US intelligence agencies collected enough information to thwart the attempted Christmas Day bombing of a Northwest Airlines Flight but did not integrate the information well enough to act upon it, President Barack Obama said in remarks Tuesday.
While reviews of where the breakdowns in intelligence and screening operations continue, the Transportation Security Administration (TSA) and other US agencies have boosted security measures to keep would-be terrorists from threatening passenger aircraft again, Obama announced after meeting with key leaders of US national security agencies at the White House Tuesday afternoon.
"The bottom line is this: The US government had sufficient information to have uncovered this plot and potentially disrupt the Christmas Day attack, but our intelligence community failed to connect those dots, which would have placed the suspect on the no-fly list," Obama declared.
"In other words, this was not a failure to collect intelligence, it was a failure to integrate and understand the intelligence that we already had. The information was there, agencies and analysts who needed it had access to it, and our professionals were trained to look for it and to bring it all together," he added.
The US intelligence community knew of signs that Al Qaeda in the Arabian Peninsula, which has taken responsibility for the failed Christmas Day attack, sought to strike the United States, Obama noted.
Vowing that he would not tolerate such failures, which allowed terrorism suspect Umar Farouk Abdulmutallab to threaten Northwest Flight 253 as it approached Detroit, Mich., on Dec.25, Obama said intelligence leaders were exploring reforms that would prevent such attacks in the future.
Intelligence chiefs have taken responsibility for shortfalls in their individual agencies, Obama said. Initial reviews due to wrap up this week should yield specific recommendations for addressing those shortfalls.
Soon after the bombing attempt, Obama ordered White House homeland security advisor John Brennan to review the system for maintaining US terrorist watch lists and Homeland Security Secretary Janet Napolitano to review aviation screening technology and procedures.
Obama directed more screening and security for all flights, domestic and international, with US destinations after the bombing attempt. The President also ordered more explosive detection teams at US airports, more air marshals on flights, and more international cooperation.
Counter-terrorism officials also have been reviewing terrorist watch lists with an eye to improving them, Obama said.
"And while our review has found that our watch-listing system is not broken, the failure to add Abdulmutallab to the no-fly list shows that this system needs to be strengthened," he stated.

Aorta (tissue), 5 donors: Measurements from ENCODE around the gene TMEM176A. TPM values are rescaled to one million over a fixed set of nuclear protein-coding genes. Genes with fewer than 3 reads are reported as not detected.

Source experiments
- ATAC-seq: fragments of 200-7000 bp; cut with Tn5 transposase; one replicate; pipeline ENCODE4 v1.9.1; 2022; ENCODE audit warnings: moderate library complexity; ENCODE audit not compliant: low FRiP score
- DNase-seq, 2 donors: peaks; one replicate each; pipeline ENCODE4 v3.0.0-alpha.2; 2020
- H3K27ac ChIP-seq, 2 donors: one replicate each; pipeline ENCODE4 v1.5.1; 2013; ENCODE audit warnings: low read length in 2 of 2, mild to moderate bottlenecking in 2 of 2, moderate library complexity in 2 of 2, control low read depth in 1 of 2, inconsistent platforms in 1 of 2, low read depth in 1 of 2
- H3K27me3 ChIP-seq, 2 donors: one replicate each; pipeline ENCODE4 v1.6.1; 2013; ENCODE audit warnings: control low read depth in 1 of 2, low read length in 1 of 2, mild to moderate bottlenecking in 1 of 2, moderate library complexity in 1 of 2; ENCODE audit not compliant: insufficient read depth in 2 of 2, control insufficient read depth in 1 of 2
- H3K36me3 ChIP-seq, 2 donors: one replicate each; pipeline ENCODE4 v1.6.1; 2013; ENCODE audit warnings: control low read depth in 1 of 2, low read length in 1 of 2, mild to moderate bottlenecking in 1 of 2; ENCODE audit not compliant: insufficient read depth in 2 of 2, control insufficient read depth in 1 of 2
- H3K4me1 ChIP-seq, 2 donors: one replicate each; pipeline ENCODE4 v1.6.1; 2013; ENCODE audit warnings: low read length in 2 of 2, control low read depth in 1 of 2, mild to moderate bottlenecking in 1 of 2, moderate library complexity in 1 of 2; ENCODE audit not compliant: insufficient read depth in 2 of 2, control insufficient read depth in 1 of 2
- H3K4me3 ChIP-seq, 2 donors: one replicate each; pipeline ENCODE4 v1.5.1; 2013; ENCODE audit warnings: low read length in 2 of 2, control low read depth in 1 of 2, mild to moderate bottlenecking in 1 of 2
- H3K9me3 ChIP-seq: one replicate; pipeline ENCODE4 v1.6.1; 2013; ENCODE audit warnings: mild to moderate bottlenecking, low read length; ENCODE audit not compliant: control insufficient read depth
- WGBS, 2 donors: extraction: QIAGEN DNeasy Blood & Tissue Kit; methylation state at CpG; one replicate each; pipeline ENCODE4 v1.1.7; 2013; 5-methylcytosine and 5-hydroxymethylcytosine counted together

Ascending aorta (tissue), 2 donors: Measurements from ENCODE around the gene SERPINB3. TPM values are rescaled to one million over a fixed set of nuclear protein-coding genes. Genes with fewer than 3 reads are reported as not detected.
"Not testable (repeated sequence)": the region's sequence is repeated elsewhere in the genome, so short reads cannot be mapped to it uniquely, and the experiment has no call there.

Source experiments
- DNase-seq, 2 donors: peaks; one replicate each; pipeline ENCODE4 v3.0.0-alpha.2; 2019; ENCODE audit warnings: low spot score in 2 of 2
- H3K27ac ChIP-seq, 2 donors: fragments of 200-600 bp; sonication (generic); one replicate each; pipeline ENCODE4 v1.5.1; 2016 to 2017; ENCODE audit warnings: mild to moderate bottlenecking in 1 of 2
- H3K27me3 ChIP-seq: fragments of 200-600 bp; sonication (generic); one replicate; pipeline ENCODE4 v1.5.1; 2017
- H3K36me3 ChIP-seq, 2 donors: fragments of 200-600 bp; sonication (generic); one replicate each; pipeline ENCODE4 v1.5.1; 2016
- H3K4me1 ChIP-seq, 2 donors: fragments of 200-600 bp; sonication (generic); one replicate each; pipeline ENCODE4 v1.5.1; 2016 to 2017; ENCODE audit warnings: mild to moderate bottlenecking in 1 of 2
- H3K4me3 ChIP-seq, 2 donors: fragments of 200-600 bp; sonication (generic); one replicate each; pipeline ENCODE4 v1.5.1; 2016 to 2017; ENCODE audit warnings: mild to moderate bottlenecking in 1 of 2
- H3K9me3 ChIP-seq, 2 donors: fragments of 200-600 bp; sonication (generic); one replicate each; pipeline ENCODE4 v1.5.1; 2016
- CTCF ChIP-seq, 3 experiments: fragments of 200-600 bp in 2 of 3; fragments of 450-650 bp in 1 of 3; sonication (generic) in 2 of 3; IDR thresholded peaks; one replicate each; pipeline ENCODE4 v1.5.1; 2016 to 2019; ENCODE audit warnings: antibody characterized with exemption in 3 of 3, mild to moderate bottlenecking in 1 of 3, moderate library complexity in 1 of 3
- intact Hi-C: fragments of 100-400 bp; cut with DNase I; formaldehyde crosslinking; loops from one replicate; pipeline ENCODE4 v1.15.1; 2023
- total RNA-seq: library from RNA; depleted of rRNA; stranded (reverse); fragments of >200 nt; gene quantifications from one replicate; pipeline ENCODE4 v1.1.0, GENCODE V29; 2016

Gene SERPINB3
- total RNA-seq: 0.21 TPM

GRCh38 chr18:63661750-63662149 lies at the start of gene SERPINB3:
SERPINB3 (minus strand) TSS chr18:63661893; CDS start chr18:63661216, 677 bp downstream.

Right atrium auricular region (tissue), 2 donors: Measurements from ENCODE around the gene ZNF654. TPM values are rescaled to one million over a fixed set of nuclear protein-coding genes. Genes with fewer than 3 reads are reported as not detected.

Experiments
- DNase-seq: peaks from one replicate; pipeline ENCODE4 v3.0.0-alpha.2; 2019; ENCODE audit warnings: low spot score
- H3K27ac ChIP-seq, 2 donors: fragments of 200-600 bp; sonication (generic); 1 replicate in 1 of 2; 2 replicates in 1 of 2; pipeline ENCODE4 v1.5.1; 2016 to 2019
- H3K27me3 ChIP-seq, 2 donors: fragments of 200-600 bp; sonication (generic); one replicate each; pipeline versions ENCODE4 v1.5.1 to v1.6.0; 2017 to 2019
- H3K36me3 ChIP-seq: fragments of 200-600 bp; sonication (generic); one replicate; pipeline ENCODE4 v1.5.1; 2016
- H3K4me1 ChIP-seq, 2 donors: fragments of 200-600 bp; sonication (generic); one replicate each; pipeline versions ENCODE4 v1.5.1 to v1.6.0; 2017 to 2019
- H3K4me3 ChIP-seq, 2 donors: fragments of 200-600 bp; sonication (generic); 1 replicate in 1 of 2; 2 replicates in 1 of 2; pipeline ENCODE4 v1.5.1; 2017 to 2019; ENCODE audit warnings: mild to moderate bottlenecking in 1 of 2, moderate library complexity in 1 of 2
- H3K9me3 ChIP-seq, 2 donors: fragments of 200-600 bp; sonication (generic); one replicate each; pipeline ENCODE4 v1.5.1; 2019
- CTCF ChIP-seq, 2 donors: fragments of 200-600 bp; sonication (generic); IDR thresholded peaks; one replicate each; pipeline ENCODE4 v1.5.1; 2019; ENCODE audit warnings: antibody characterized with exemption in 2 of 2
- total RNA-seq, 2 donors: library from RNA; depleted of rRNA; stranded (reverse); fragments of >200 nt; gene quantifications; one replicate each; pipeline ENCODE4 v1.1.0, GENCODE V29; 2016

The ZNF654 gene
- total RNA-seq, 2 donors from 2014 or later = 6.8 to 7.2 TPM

TSA began requiring enhanced security procedures for travelers coming to the United States from 14 nations sponsoring terrorism or suffering from high terrorist activity.
Furthermore, the US State Department has tasked US embassies and consulates to include visa information with warnings on individuals suspected of terrorism or terrorist links.
"And in the days ahead, I will announce further steps to disrupt attacks, including better integration of information and enhanced passenger screening for air travel," Obama stressed.
Obama again promised to close the US prison at Guantanamo Bay, Cuba, but said the United States would not return detainees from Yemen to that country for the time being.
"Given the unsettled situation, I’ve spoken to the attorney general and we’ve agreed that we will not be transferring additional detainees back to Yemen at this time," Obama commented.
Earlier in the day, White House Press Secretary Robert Gibbs indicated that keeping the Yemeni detainees meant that they would go to the Thomson Correctional Center in Illinois, which has been designated as an alternate jail for terrorist suspects held at Guantanamo Bay.
Gibbs also revealed that bombing suspect Abdulmutallab was providing useful information to US intelligence agencies.
"The subject, as you know, was taken from the plane in Detroit. FBI interrogators spent quite some time with him. I don’t want to get into all the specifics, but I think they would agree, and I would say, that he has provided in those interrogations useful intelligence," Gibbs stated during Tuesday’s White House press briefing.
Gibbs also defended gains in information sharing within the intelligence community since 9/11, characterizing the breakdowns that could have thwarted the Christmas Day plot as lapses and not bureaucratic barriers.
The ongoing review of terrorist watch lists would help address those lapses, Gibbs said. US intelligence agencies placed Abdulmutallab on the Terrorist Identities Datamart Environment (TIDE) watch list after his father in Nigeria warned of his extremist intent several months ago, but Abdulmutallab was never placed on a no-fly list.
"What John Brennan will do is look through the different protocols, the different ways that information is gathered, and how we move people from TIDE to screening, ultimately to selectee and no-fly," he commented.
The Obama administration also is committed to deploying whole body imagers, which could have detected the explosive carried by Abdulmutallab, while striking a balance with privacy concerns over the nude images captured by the devices.
"I think the administration…that we can easily achieve a balance that allows us not to give up our privacy, but at the same time protects us from those that seek to do us harm," Gibbs said.